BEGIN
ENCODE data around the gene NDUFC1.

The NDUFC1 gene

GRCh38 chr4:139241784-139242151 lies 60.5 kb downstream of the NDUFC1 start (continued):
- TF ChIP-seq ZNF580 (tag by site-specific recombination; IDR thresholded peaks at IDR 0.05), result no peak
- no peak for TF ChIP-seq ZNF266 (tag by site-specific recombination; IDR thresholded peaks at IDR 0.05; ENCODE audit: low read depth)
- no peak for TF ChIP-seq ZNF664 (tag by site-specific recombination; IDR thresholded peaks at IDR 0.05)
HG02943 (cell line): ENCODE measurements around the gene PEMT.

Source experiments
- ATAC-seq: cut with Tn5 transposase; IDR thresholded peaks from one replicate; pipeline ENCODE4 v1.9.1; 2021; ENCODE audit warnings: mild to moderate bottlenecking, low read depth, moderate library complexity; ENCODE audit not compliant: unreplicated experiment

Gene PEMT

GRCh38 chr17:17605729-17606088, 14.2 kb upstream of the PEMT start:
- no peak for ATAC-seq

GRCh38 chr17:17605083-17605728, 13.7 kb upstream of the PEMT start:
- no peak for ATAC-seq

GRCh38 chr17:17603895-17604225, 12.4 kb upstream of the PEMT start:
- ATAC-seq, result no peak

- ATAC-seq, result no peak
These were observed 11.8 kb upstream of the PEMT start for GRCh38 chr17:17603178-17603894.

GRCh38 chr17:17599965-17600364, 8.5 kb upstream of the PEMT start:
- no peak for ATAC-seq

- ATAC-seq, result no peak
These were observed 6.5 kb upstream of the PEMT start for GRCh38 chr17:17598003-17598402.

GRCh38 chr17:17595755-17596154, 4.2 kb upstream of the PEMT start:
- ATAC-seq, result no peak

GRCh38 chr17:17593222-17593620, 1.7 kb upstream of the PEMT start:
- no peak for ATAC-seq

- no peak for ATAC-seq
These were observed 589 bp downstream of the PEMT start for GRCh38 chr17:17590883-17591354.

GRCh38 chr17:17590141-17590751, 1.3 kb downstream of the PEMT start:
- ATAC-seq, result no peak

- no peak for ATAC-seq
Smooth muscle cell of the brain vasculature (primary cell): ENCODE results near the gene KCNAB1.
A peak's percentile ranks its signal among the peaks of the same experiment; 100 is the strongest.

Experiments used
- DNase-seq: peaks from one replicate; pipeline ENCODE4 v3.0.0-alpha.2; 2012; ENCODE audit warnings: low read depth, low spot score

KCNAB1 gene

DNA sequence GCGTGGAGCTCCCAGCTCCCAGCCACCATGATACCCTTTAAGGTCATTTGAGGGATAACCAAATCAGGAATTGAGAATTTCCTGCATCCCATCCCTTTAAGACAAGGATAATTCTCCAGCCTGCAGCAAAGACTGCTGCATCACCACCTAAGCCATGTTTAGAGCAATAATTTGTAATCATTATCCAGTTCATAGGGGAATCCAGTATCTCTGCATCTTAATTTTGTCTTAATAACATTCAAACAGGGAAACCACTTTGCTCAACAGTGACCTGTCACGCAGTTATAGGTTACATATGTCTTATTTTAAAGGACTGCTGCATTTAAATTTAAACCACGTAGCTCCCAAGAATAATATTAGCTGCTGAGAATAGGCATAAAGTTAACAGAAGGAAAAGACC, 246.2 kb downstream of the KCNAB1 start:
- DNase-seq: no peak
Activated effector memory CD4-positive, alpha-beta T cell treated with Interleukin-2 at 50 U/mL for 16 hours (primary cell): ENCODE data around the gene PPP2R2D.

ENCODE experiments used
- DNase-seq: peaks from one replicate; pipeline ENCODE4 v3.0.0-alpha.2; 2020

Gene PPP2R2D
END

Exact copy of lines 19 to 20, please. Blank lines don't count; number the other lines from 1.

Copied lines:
GRCh38 chr17:17599965-17600364, 8.5 kb upstream of the PEMT start:
- no peak for ATAC-seq